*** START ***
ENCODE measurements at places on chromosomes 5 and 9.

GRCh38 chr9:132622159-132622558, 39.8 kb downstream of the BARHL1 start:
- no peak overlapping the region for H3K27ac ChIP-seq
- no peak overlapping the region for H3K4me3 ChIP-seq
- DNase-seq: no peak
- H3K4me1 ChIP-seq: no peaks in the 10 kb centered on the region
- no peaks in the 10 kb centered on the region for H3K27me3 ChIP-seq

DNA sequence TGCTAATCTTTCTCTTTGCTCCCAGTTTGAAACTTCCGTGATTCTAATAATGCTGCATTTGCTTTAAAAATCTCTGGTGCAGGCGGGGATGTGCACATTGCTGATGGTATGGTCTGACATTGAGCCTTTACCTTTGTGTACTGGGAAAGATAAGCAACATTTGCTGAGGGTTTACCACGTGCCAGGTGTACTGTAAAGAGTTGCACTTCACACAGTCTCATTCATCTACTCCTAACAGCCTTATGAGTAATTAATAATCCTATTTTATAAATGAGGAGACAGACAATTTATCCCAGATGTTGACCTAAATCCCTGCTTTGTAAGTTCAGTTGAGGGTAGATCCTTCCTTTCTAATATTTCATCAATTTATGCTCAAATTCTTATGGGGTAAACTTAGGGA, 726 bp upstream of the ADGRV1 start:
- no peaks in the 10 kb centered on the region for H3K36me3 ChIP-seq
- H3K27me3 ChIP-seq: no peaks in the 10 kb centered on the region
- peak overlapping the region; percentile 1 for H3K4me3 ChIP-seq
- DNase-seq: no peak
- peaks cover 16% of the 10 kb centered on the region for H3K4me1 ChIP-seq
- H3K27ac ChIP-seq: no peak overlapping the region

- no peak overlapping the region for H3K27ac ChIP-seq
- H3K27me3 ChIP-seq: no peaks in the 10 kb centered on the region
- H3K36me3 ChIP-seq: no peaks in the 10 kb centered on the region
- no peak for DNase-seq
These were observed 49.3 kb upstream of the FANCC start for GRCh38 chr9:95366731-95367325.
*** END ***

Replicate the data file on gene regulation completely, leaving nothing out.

ENCODE measurements at places on chromosomes 5 and 9.

GRCh38 chr9:132622159-132622558, 39.8 kb downstream of the BARHL1 start:
- no peak overlapping the region for H3K27ac ChIP-seq
- no peak overlapping the region for H3K4me3 ChIP-seq
- DNase-seq: no peak
- H3K4me1 ChIP-seq: no peaks in the 10 kb centered on the region
- no peaks in the 10 kb centered on the region for H3K27me3 ChIP-seq

DNA sequence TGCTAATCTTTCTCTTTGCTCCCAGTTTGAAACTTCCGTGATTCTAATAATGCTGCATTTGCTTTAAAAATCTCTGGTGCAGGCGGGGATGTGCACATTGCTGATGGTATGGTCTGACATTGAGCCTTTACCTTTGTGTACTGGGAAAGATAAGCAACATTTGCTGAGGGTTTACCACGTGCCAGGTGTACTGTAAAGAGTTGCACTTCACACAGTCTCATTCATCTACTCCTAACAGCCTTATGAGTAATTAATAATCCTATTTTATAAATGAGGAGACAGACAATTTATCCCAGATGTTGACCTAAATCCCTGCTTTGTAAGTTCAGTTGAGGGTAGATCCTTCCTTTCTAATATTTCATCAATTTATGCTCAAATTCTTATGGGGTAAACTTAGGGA, 726 bp upstream of the ADGRV1 start:
- no peaks in the 10 kb centered on the region for H3K36me3 ChIP-seq
- H3K27me3 ChIP-seq: no peaks in the 10 kb centered on the region
- peak overlapping the region; percentile 1 for H3K4me3 ChIP-seq
- DNase-seq: no peak
- peaks cover 16% of the 10 kb centered on the region for H3K4me1 ChIP-seq
- H3K27ac ChIP-seq: no peak overlapping the region

- no peak overlapping the region for H3K27ac ChIP-seq
- H3K27me3 ChIP-seq: no peaks in the 10 kb centered on the region
- H3K36me3 ChIP-seq: no peaks in the 10 kb centered on the region
- no peak for DNase-seq
These were observed 49.3 kb upstream of the FANCC start for GRCh38 chr9:95366731-95367325.